Mental Health Resources for Your Children (and You)

This article is sponsored by Children’s Mercy.
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The holiday season is here, and while it’s an exciting time filled with cheer, this season can also increase anxiety. During the holiday season, many families are out of their routines, and this might impact children’s sleep, mood, and behaviors. 

Mental health concerns in children can manifest in different ways. Some become anxious or overwhelmed with daily tasks, while others may lose interest in favorite hobbies or activities. Recent studies show 1 in 5 children ages 3-17 have a mental health disorder.

Children’s Mercy Kansas City has seen a 67% increase in mental health referrals since 2017, with an estimated 40% to 50% of young people with mental health disorders going untreated in our region.        

Your First Stop

If you feel overwhelmed by where to go, you have several ways you can get started:

  • Talk to your child. Ask about friends, school, hobbies, etc. Remember that you don’t have to have all the answers as a parent. A lot of times children and teenagers benefit from their parent listening and validating their experiences without any type of intervention. However, you can ask your children or teenagers if they want your help problem-solving or seeking additional support.
  • Talk with your child’s doctor. Record and share your observations with your child’s primary care provider. Things to mention include, but are not limited to:

o   Behavioral changes: increased irritability, feeling overwhelmed, withdrawal from family or friends, isolation, increased need for sleep or lack of sleep, somatic complaints (e.g., headaches, stomachaches)

o   Social changes: loss of interest in activities, withdrawal from family or friends, isolation

o   School: sudden drop in academic performance, concern expressed by school professionals, frequent school absences

o   Stressors: It is not uncommon for children and teens to develop negative emotions in response to stressful events (e.g., break up, death of a loved one, school testing). It’s helpful to let your medical provider know when you started noticing changes in your child or teen and whether you believe these changes are related to a specific event. 

  • Contact your insurance provider. Request a list of mental health providers available in your network, or look online for a provider guide. 
  • Keep learning. Technology, nutrition, relationships and many other areas can affect mental health. This video series provides insight on ways to help improve your child’s mental health and wellbeing. 

Children’s Mercy Mental Health Toolkit

If you’re looking for resources on specific conditions, Children’s Mercy has a mental health toolkit outlining specific behavioral and mental health needs. Information is included on areas such as:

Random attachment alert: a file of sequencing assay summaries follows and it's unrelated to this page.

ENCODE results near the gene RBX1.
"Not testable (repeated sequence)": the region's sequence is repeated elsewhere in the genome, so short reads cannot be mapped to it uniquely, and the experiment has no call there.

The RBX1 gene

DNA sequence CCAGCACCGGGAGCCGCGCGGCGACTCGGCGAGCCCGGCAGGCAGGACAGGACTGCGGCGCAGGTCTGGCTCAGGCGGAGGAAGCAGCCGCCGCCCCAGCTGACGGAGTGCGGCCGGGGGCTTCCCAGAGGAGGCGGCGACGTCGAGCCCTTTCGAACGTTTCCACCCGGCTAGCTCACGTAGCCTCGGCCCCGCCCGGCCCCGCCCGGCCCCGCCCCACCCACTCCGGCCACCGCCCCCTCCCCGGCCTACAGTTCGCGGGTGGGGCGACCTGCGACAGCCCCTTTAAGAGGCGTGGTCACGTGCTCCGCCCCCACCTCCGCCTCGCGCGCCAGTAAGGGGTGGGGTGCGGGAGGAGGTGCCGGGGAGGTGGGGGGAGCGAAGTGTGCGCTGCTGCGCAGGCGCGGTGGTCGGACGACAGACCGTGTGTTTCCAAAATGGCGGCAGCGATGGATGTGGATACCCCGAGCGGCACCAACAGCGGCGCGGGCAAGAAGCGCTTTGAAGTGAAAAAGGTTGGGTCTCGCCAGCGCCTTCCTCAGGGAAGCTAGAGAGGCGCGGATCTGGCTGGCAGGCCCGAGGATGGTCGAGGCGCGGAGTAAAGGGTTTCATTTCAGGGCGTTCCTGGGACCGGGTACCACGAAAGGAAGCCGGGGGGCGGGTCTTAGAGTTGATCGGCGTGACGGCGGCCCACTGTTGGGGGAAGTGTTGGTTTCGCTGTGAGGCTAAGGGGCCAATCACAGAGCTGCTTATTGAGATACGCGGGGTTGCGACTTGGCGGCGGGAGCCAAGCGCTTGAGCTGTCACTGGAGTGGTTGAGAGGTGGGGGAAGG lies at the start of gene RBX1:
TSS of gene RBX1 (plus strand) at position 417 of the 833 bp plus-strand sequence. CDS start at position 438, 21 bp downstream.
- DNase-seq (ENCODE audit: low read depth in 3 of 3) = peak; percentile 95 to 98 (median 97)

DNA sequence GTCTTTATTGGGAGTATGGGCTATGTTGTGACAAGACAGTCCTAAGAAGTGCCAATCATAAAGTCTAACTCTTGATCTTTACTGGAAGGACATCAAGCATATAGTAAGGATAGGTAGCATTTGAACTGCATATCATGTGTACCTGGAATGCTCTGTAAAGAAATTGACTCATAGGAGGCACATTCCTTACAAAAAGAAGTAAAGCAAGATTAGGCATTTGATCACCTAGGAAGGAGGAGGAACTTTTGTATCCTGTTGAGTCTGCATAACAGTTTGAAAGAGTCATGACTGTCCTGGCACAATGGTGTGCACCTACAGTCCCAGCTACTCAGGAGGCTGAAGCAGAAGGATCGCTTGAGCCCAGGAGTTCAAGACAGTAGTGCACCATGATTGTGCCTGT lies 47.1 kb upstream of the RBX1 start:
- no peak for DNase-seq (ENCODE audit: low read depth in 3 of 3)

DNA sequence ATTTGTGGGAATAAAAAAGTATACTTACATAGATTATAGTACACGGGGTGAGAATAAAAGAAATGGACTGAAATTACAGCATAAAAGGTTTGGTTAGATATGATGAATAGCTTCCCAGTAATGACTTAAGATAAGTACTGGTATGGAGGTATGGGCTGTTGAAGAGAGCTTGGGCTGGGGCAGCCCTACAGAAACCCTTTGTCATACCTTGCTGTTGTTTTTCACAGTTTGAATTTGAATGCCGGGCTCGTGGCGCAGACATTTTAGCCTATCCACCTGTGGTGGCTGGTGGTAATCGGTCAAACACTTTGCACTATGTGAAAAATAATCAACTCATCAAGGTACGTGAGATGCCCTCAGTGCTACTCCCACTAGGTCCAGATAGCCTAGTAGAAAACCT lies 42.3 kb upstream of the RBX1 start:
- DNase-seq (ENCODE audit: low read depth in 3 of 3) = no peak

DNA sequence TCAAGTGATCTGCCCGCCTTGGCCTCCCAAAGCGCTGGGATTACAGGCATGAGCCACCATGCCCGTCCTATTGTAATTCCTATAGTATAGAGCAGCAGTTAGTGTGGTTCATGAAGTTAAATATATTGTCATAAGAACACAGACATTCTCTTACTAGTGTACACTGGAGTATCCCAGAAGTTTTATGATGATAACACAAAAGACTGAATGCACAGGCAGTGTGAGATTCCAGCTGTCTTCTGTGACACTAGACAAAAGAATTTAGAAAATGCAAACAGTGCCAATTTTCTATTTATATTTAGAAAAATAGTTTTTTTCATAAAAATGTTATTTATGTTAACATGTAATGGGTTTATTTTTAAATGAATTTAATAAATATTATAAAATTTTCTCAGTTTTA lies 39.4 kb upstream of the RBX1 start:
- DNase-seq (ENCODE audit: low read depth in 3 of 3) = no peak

• Anxiety and depression
  • Support and acceptance for kids who are neurodivergent
  • Eating disorders
  • Suicide prevention
  • Parent coaching and mentoring programs
  • Accommodations for kids with mental health or sensory needs

Take Care of Yourself, Too

Supporting your child’s mental health can be overwhelming. You can also begin experiencing your own mental health issues like anxiety and depression, or your stress might manifest in physical symptoms like headaches, insomnia or an upset stomach. In order for parents to support their child or teen best they also need to care for themselves.

Try these 5 tips to restore yourself so you’re at your best for you, and your family:

  • Get moving. A few minutes of intentional movement several times throughout the day can be just as effective as one longer block of exercise. 
  • Eat for energy. Incorporate protein, whole grains, fruits and vegetables into your diet. Nutrient-dense foods like these can help keep your energy up. 
  • Stay connected. It takes a village to raise children and teenagers. Relying on others, whether it be family members or professionals, can help alleviate stress associated with parenting.
  • Rest when you can. Whenever possible, take the opportunity to rest in ways that are restorative for you, such as sleeping, reading or watching a favorite show. 
  • Turn your face toward the sun. Spending time outdoors, even if it’s just 5 minutes of fresh air, will positively affect your wellbeing. 

If your child is making suicidal threats or actions, immediately call 911 or take them to the nearest emergency room. The Suicide Prevention Lifeline is available by dialing 988 and is open 24 hours a day, 7 days a week. This resource is confidential. 

Meredith Scafe, Ph.D. is a clinical child psychologist at Children’s Mercy Hospital in Kansas City. She provides outpatient psychological evaluations and psychotherapy. Meredith has a variety of clinical experience that includes inpatient acute psychiatric treatment, integrated behavioral healthcare, and specialized training in Parent-Child Interaction Therapy and Trauma Focused Cognitive Behavioral Therapy. Her research interests include prevention and early intervention and clinical training aimed to improve patient and provider outcomes.


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